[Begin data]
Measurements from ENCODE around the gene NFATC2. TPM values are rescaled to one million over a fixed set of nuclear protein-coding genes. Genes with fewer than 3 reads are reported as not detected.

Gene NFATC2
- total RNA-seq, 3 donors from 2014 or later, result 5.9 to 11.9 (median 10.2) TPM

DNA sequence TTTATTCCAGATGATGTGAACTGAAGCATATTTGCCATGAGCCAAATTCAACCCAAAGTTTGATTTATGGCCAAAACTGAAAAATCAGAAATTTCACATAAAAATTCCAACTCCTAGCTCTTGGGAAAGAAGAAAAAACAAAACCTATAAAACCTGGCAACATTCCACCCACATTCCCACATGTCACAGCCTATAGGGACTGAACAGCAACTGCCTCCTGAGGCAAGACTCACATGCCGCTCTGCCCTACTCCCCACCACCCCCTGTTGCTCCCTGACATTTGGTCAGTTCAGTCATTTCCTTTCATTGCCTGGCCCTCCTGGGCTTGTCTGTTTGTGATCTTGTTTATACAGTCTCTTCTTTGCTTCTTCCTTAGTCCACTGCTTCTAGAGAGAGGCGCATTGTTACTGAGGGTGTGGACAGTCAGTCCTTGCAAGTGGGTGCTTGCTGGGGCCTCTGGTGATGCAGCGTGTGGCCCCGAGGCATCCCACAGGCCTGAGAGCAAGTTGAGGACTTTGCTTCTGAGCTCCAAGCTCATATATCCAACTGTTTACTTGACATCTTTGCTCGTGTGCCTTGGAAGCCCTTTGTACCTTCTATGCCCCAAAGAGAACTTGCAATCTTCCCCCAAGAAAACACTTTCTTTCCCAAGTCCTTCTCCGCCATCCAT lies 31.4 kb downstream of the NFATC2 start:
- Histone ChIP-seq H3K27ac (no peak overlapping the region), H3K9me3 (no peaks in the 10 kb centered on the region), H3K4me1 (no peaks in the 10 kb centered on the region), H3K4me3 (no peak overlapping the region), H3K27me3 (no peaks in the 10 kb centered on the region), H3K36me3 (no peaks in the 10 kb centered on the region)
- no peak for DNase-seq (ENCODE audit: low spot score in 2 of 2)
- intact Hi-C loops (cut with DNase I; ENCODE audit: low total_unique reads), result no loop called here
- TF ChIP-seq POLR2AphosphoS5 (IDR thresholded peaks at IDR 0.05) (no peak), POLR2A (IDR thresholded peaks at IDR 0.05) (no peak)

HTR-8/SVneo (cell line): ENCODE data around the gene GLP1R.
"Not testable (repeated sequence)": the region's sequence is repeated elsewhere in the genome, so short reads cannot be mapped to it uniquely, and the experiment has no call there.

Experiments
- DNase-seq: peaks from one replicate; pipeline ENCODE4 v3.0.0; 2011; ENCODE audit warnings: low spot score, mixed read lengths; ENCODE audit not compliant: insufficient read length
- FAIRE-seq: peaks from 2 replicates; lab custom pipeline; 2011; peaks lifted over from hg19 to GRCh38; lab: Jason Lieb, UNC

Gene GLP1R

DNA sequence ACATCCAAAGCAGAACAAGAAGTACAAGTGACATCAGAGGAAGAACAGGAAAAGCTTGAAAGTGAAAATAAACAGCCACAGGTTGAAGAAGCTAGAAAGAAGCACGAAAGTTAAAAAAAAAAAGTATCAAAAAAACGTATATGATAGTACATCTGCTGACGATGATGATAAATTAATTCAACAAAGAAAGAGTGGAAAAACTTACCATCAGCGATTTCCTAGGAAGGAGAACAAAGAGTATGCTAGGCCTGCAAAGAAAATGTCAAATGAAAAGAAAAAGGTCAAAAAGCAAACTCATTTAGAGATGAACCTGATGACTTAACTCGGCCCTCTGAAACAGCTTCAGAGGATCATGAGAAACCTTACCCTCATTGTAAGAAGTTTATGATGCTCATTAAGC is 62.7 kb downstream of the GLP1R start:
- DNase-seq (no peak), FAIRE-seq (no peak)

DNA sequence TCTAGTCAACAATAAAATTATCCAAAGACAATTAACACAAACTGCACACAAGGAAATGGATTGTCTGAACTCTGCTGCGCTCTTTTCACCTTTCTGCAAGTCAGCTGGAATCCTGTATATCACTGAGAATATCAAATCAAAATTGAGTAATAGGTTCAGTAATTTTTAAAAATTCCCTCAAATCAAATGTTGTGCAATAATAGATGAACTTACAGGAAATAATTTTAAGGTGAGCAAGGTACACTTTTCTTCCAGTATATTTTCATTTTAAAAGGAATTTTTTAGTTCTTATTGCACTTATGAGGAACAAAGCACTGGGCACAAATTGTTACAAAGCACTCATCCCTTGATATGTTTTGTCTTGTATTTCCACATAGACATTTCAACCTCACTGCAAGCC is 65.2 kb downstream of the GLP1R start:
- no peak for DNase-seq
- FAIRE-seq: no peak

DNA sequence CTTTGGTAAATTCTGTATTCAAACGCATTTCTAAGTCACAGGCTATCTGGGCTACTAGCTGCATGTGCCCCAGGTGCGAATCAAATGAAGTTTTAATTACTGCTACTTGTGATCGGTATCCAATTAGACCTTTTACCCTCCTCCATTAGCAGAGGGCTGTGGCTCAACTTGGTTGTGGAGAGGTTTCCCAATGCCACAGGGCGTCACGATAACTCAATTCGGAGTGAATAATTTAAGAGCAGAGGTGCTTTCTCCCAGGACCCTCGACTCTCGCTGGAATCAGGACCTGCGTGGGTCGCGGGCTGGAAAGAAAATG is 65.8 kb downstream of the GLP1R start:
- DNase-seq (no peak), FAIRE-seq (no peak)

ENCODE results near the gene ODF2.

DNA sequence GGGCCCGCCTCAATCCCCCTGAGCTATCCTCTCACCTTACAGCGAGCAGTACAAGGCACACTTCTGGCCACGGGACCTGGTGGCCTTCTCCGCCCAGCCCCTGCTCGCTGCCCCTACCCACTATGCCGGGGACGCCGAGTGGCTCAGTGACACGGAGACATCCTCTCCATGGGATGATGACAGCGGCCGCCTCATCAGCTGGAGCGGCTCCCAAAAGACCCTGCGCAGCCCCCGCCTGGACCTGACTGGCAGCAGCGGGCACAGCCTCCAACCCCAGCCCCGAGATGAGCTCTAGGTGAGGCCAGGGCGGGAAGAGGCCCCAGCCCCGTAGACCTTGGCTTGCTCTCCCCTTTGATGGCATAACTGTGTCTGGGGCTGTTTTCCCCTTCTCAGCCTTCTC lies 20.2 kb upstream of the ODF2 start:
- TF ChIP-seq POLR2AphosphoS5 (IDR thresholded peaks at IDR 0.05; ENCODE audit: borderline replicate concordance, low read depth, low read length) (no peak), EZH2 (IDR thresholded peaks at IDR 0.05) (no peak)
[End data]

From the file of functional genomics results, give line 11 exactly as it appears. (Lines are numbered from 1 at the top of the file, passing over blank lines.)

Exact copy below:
Experiments